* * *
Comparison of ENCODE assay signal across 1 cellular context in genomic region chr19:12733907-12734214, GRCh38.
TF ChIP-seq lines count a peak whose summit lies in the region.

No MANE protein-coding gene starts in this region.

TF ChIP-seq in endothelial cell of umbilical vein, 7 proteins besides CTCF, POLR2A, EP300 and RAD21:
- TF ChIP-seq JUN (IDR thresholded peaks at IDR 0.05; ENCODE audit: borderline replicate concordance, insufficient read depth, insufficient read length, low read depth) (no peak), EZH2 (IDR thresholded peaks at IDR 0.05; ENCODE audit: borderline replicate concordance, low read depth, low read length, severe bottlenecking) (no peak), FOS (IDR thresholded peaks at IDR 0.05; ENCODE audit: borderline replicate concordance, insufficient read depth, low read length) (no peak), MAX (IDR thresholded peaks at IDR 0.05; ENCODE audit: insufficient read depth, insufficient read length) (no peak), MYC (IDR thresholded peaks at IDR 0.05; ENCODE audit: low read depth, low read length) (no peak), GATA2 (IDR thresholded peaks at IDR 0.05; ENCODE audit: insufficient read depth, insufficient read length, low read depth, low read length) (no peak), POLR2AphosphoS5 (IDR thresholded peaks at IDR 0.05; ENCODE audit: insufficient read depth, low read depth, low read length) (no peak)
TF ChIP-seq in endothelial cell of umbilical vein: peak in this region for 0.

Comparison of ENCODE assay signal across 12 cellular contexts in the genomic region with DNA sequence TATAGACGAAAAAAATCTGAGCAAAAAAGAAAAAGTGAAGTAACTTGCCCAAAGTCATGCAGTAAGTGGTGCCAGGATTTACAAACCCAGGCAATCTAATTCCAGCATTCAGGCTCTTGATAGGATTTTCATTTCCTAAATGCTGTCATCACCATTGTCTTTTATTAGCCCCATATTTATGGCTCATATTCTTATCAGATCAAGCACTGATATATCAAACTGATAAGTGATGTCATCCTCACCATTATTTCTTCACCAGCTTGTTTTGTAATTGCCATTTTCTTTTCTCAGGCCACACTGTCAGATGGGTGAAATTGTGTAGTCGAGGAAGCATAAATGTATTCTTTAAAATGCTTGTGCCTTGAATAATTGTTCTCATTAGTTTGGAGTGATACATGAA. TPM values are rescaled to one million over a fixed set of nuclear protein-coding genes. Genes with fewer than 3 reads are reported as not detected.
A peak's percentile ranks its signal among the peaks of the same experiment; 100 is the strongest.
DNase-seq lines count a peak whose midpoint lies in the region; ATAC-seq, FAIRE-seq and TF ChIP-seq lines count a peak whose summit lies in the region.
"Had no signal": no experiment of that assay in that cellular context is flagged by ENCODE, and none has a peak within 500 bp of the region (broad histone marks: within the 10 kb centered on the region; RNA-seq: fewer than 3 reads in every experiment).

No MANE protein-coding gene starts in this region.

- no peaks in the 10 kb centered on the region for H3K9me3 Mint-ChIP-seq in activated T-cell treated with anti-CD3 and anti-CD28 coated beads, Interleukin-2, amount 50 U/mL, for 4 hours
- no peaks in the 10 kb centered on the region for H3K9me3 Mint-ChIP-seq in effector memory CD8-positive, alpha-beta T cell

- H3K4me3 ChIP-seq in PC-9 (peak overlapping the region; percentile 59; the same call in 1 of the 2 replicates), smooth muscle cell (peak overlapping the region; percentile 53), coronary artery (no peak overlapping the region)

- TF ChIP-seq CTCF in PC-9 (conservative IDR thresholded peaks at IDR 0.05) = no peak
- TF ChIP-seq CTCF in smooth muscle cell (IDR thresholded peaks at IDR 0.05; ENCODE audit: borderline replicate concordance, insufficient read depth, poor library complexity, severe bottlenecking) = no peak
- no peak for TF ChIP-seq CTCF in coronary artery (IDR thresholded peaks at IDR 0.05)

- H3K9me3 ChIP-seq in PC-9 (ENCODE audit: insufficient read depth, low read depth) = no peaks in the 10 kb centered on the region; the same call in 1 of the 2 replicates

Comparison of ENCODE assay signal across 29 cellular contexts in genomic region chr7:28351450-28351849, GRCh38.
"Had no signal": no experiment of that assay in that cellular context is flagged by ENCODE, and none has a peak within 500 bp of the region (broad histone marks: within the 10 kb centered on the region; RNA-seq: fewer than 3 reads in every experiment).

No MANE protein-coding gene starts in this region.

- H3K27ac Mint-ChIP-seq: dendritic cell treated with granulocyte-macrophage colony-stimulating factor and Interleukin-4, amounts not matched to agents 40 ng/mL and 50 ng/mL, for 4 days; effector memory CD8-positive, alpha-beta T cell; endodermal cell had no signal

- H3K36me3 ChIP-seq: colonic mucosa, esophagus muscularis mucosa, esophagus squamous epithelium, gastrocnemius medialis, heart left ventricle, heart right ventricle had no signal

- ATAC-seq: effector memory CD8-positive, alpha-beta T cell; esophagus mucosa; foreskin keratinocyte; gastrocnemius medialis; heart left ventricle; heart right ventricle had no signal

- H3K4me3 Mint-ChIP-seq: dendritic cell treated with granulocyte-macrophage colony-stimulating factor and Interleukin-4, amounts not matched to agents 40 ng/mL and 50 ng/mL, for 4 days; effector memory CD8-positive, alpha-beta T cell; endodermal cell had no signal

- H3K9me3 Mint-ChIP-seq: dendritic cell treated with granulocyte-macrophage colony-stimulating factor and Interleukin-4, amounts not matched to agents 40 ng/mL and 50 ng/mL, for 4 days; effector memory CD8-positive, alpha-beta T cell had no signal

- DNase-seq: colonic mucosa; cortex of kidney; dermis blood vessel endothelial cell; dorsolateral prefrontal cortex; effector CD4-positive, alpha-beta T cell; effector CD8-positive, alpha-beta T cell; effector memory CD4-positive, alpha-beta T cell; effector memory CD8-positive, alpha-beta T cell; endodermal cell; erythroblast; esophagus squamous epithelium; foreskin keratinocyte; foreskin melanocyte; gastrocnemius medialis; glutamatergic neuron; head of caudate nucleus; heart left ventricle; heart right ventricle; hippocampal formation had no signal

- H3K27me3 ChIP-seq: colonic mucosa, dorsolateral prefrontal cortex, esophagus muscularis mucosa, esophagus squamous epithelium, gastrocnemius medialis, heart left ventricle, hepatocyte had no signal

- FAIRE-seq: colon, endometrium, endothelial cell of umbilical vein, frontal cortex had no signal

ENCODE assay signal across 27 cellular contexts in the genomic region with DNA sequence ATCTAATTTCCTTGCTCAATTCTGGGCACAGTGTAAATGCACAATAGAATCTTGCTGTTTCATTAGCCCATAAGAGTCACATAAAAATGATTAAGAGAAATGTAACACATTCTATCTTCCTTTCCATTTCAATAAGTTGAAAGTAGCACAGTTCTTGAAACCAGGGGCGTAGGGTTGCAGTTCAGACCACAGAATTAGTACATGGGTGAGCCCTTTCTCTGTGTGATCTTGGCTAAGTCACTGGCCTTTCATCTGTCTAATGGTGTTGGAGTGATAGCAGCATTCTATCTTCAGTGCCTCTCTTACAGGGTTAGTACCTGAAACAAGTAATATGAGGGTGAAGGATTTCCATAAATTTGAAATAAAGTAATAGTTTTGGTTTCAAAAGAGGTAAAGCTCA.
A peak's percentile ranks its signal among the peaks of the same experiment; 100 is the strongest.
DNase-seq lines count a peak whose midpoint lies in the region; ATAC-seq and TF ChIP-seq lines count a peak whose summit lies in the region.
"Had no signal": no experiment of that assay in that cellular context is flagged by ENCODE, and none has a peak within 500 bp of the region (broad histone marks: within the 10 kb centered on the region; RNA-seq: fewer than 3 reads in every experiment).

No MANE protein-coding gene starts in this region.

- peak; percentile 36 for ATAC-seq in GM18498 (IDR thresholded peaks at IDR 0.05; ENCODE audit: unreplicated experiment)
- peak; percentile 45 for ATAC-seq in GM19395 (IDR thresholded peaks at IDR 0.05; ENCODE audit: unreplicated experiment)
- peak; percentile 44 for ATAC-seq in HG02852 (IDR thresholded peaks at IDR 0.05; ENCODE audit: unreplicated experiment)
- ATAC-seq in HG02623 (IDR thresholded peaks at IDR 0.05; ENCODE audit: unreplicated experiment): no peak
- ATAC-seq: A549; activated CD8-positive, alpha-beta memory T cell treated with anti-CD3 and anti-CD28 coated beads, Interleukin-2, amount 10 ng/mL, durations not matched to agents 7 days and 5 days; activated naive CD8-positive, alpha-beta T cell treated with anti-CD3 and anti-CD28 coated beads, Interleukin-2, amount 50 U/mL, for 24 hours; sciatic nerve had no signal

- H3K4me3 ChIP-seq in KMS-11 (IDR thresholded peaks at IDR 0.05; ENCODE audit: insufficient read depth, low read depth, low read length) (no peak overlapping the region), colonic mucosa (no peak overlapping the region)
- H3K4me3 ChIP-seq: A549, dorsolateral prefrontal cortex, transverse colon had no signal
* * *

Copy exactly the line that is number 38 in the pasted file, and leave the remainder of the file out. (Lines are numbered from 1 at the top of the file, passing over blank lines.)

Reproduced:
- ATAC-seq in HG02623 (IDR thresholded peaks at IDR 0.05; ENCODE audit: unreplicated experiment): no peak